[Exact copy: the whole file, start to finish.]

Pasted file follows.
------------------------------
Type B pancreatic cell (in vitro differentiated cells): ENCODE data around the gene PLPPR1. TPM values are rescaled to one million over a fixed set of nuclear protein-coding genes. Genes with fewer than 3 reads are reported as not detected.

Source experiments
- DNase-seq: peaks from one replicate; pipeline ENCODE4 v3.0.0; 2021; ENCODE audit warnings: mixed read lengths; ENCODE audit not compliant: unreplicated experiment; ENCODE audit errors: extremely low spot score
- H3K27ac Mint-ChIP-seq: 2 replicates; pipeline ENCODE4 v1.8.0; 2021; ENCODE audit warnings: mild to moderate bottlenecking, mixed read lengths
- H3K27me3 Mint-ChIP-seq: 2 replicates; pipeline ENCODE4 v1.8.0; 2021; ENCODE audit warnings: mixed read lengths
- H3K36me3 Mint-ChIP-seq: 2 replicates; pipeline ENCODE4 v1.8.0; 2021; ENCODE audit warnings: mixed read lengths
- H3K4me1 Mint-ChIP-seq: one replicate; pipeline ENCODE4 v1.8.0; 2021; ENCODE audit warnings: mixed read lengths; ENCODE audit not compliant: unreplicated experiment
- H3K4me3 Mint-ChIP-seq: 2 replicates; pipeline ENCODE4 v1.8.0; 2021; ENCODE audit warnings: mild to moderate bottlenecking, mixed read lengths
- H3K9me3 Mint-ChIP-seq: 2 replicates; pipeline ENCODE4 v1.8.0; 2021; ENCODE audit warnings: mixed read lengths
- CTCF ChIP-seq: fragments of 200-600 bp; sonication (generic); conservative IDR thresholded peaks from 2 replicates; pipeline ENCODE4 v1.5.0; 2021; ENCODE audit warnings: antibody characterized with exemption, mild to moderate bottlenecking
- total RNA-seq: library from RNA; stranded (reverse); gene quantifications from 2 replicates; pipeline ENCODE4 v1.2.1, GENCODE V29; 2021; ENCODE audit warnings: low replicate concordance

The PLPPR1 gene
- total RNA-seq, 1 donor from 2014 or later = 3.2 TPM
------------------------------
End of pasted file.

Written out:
Type B pancreatic cell (in vitro differentiated cells): ENCODE data around the gene PLPPR1. TPM values are rescaled to one million over a fixed set of nuclear protein-coding genes. Genes with fewer than 3 reads are reported as not detected.

Source experiments
- DNase-seq: peaks from one replicate; pipeline ENCODE4 v3.0.0; 2021; ENCODE audit warnings: mixed read lengths; ENCODE audit not compliant: unreplicated experiment; ENCODE audit errors: extremely low spot score
- H3K27ac Mint-ChIP-seq: 2 replicates; pipeline ENCODE4 v1.8.0; 2021; ENCODE audit warnings: mild to moderate bottlenecking, mixed read lengths
- H3K27me3 Mint-ChIP-seq: 2 replicates; pipeline ENCODE4 v1.8.0; 2021; ENCODE audit warnings: mixed read lengths
- H3K36me3 Mint-ChIP-seq: 2 replicates; pipeline ENCODE4 v1.8.0; 2021; ENCODE audit warnings: mixed read lengths
- H3K4me1 Mint-ChIP-seq: one replicate; pipeline ENCODE4 v1.8.0; 2021; ENCODE audit warnings: mixed read lengths; ENCODE audit not compliant: unreplicated experiment
- H3K4me3 Mint-ChIP-seq: 2 replicates; pipeline ENCODE4 v1.8.0; 2021; ENCODE audit warnings: mild to moderate bottlenecking, mixed read lengths
- H3K9me3 Mint-ChIP-seq: 2 replicates; pipeline ENCODE4 v1.8.0; 2021; ENCODE audit warnings: mixed read lengths
- CTCF ChIP-seq: fragments of 200-600 bp; sonication (generic); conservative IDR thresholded peaks from 2 replicates; pipeline ENCODE4 v1.5.0; 2021; ENCODE audit warnings: antibody characterized with exemption, mild to moderate bottlenecking
- total RNA-seq: library from RNA; stranded (reverse); gene quantifications from 2 replicates; pipeline ENCODE4 v1.2.1, GENCODE V29; 2021; ENCODE audit warnings: low replicate concordance

The PLPPR1 gene
- total RNA-seq, 1 donor from 2014 or later = 3.2 TPM